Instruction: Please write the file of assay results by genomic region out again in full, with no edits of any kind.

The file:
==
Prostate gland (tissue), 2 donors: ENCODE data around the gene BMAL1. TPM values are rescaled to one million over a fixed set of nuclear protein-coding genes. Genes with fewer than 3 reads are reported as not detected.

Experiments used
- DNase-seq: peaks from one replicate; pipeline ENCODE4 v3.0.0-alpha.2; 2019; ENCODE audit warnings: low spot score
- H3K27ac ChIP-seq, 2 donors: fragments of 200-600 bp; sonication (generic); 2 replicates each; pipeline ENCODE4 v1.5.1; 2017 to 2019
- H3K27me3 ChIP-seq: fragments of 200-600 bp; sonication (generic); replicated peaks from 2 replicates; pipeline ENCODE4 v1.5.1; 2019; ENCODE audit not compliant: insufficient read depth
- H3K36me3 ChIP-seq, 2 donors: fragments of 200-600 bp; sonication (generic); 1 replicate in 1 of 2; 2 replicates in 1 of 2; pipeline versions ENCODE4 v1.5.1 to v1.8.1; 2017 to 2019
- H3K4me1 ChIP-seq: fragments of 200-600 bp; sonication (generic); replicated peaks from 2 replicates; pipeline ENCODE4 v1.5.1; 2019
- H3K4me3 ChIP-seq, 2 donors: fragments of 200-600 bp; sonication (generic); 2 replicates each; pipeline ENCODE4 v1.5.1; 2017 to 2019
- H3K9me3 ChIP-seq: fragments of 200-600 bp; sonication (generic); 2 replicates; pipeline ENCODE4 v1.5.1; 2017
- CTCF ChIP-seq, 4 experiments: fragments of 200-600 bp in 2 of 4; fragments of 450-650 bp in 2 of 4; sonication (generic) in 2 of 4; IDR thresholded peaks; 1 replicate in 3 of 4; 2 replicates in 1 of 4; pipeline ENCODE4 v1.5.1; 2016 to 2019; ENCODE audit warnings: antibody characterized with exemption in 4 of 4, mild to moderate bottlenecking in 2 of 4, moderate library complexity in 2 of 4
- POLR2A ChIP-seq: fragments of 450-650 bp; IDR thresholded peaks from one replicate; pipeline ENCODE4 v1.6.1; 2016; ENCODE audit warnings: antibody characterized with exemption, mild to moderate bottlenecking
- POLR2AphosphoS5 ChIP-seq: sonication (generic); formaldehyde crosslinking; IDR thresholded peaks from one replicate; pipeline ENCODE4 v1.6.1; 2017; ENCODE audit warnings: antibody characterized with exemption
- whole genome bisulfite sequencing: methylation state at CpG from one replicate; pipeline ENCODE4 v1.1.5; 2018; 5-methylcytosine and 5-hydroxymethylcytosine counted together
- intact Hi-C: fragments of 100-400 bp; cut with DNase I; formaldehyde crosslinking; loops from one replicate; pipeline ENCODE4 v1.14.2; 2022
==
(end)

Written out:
Prostate gland (tissue), 2 donors: ENCODE data around the gene BMAL1. TPM values are rescaled to one million over a fixed set of nuclear protein-coding genes. Genes with fewer than 3 reads are reported as not detected.

Experiments used
- DNase-seq: peaks from one replicate; pipeline ENCODE4 v3.0.0-alpha.2; 2019; ENCODE audit warnings: low spot score
- H3K27ac ChIP-seq, 2 donors: fragments of 200-600 bp; sonication (generic); 2 replicates each; pipeline ENCODE4 v1.5.1; 2017 to 2019
- H3K27me3 ChIP-seq: fragments of 200-600 bp; sonication (generic); replicated peaks from 2 replicates; pipeline ENCODE4 v1.5.1; 2019; ENCODE audit not compliant: insufficient read depth
- H3K36me3 ChIP-seq, 2 donors: fragments of 200-600 bp; sonication (generic); 1 replicate in 1 of 2; 2 replicates in 1 of 2; pipeline versions ENCODE4 v1.5.1 to v1.8.1; 2017 to 2019
- H3K4me1 ChIP-seq: fragments of 200-600 bp; sonication (generic); replicated peaks from 2 replicates; pipeline ENCODE4 v1.5.1; 2019
- H3K4me3 ChIP-seq, 2 donors: fragments of 200-600 bp; sonication (generic); 2 replicates each; pipeline ENCODE4 v1.5.1; 2017 to 2019
- H3K9me3 ChIP-seq: fragments of 200-600 bp; sonication (generic); 2 replicates; pipeline ENCODE4 v1.5.1; 2017
- CTCF ChIP-seq, 4 experiments: fragments of 200-600 bp in 2 of 4; fragments of 450-650 bp in 2 of 4; sonication (generic) in 2 of 4; IDR thresholded peaks; 1 replicate in 3 of 4; 2 replicates in 1 of 4; pipeline ENCODE4 v1.5.1; 2016 to 2019; ENCODE audit warnings: antibody characterized with exemption in 4 of 4, mild to moderate bottlenecking in 2 of 4, moderate library complexity in 2 of 4
- POLR2A ChIP-seq: fragments of 450-650 bp; IDR thresholded peaks from one replicate; pipeline ENCODE4 v1.6.1; 2016; ENCODE audit warnings: antibody characterized with exemption, mild to moderate bottlenecking
- POLR2AphosphoS5 ChIP-seq: sonication (generic); formaldehyde crosslinking; IDR thresholded peaks from one replicate; pipeline ENCODE4 v1.6.1; 2017; ENCODE audit warnings: antibody characterized with exemption
- whole genome bisulfite sequencing: methylation state at CpG from one replicate; pipeline ENCODE4 v1.1.5; 2018; 5-methylcytosine and 5-hydroxymethylcytosine counted together
- intact Hi-C: fragments of 100-400 bp; cut with DNase I; formaldehyde crosslinking; loops from one replicate; pipeline ENCODE4 v1.14.2; 2022